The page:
Nigel Farage has warned banks are trying to “force a cashless society” on Britons.
It comes as banking giant NatWest prepares to impose a policy that could see restrictions on the amount of cash customers can withdraw and deposit from next month. In a leaflet to current account holders, it said the new policy is “giving us the right to set limits on inbound and outbound payments”.
The bank also said it could impose “daily and annual” cash withdrawal and deposit limits, reports The Telegraph. Farage fears….
The change comes amid a “de-banking row” between the former UKIP leader and the banking chain. The politician had his account with executive bank Coutts – owned by NatWest – closed because of his political views.
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In a video on Twitter, Farage said: “The cashless society is rapidly happening in Australia and all of the banks have agreed across the board to limit cash withdrawals to the equivalent of £250. So even if you go into your branch, that is the maximum.
“Australia wants to phase out cash, but it’s happening here too. NatWest, a leaflet just came through everyone’s doors, tomorrow begins today.
“The cashless society is coming, big banks want it.”
Farage added that “cash is legal tender” and called upon politicians to support cash payments. He also highlighted fears digital payments could be used to impose “carbon limits” on purchases.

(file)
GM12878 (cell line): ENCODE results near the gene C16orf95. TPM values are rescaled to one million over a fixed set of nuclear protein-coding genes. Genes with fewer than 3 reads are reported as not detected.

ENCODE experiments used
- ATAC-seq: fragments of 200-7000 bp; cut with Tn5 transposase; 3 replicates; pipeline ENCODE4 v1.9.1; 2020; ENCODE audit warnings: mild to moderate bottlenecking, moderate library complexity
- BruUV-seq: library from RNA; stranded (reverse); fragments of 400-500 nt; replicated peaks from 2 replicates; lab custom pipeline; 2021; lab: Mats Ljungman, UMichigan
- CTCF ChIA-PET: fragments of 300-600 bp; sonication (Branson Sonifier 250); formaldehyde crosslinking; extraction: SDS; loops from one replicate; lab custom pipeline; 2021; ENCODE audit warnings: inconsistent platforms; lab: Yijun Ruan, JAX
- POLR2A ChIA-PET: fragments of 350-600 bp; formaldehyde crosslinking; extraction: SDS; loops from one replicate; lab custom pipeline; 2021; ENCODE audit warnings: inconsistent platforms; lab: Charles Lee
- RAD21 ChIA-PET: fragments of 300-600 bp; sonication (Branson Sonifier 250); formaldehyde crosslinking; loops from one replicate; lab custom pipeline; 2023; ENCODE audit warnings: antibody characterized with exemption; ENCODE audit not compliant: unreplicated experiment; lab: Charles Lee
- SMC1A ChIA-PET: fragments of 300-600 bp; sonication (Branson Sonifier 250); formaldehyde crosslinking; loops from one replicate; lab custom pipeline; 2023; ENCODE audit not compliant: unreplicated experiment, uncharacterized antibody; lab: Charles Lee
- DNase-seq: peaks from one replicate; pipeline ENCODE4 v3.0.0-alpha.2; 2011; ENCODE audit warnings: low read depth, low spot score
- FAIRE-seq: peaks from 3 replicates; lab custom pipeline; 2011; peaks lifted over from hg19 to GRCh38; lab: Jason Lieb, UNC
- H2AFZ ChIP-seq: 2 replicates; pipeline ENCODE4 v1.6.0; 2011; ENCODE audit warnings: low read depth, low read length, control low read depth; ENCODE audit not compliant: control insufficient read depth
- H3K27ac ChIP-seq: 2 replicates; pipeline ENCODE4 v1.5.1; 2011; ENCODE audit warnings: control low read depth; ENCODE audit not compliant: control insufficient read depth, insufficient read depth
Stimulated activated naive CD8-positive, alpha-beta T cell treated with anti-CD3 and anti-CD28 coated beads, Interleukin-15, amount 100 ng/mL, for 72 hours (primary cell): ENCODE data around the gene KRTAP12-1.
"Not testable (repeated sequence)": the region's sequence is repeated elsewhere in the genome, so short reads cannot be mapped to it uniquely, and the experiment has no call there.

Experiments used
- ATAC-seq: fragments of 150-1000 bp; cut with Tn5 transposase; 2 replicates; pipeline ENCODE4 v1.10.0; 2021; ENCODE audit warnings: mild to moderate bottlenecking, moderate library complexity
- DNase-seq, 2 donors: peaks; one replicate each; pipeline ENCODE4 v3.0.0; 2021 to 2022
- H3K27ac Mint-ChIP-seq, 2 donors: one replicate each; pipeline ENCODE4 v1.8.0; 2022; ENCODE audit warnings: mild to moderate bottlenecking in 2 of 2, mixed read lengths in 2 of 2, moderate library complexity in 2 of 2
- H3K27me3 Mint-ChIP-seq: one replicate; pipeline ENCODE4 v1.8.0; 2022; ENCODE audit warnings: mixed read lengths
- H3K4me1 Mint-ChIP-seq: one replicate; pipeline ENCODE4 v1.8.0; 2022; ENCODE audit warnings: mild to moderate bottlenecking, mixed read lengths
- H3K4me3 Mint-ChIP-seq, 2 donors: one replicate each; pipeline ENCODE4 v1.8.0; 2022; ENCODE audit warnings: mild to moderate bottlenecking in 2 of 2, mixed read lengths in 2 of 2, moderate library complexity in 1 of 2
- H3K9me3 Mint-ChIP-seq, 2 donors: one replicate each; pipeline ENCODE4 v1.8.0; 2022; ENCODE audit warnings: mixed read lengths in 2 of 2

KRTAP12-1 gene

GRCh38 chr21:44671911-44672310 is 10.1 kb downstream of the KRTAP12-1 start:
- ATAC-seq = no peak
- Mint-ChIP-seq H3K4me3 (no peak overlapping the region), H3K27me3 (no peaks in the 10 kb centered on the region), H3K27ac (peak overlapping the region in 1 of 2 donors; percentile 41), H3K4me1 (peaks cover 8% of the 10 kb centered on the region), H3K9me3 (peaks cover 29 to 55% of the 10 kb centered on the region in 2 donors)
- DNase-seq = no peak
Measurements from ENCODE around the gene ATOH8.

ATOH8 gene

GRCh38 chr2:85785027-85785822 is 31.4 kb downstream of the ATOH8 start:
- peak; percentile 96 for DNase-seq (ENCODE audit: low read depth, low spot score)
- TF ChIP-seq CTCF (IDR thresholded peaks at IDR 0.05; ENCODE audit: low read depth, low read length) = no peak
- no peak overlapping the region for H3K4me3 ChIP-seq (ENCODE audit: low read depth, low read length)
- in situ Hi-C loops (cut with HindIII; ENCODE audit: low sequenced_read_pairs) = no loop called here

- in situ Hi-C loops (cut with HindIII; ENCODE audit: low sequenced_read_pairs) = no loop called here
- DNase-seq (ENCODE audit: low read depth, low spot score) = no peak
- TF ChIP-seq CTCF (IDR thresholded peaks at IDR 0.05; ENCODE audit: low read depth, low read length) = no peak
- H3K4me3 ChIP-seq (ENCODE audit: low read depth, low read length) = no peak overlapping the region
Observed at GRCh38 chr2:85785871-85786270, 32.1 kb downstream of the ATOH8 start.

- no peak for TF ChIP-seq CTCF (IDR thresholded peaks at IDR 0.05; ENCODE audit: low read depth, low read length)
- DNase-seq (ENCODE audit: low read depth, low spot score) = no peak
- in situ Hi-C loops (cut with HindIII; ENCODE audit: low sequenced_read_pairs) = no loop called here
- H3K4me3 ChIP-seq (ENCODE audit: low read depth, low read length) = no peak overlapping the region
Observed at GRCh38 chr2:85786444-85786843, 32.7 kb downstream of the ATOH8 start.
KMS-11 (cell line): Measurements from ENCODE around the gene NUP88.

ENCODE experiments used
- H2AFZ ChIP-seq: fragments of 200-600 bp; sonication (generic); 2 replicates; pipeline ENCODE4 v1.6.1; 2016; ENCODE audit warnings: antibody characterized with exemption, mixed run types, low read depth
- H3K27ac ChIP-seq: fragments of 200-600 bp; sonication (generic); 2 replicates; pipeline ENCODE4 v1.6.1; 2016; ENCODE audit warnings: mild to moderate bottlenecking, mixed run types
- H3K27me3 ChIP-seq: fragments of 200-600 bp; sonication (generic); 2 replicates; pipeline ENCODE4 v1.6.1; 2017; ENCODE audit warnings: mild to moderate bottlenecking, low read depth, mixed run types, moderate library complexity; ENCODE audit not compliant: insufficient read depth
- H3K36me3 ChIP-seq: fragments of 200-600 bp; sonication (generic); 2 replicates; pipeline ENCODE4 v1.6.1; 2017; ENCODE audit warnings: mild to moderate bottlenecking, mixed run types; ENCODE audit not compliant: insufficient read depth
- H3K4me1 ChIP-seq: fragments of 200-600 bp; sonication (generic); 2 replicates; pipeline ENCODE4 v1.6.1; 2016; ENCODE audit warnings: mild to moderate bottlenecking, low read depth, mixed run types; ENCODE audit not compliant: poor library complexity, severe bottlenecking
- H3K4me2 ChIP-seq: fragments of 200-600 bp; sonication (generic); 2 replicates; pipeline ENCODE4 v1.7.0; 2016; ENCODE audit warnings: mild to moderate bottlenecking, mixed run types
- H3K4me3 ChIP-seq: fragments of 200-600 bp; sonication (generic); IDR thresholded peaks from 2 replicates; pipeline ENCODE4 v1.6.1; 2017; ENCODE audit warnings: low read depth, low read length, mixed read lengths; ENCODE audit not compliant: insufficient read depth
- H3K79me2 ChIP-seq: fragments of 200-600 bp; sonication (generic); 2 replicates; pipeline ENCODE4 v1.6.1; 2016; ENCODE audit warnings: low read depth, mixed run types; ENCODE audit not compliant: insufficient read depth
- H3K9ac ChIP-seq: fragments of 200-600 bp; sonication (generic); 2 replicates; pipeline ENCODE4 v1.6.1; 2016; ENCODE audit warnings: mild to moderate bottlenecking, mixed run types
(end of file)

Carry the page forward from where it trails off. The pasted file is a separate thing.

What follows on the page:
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Farage added: “We need the Government to make it clear that cash is legal tender. We must not allow cash to disappear.”
NatWest first announced its changes in a leaflet sent to customers in June. It stated: “We may apply limits to payments to and from your account, for example, to the amount of cash you pay in or withdraw, or to payment types where there is a high risk of fraud, scams or other crimes.”
Meanwhile most banks impose daily caps on how much cash you can withdraw from ATMs or how much can be taken out at once. This is designed to protect customers from fraud.
NatWest allows current account holders to withdraw £750 out from a cash machine, or up to £20,000 out of a branch without notifying the bank in advance.
Cash is disproportionately used by vulnerable people, including the elderly and those on low incomes. However a poll of voters in former Red Wall areas recently found it was “hard” or “very hard” to pay with physical money.
Last week Prime Minister Rishi Sunak said people “still need access to their cash”. He said news laws passed just this year meant bankers were gauranteed “reasonable access” for withdrawal and deposit facilities.
The Financial Conduct Authority was put in charge of implementing the new rules.
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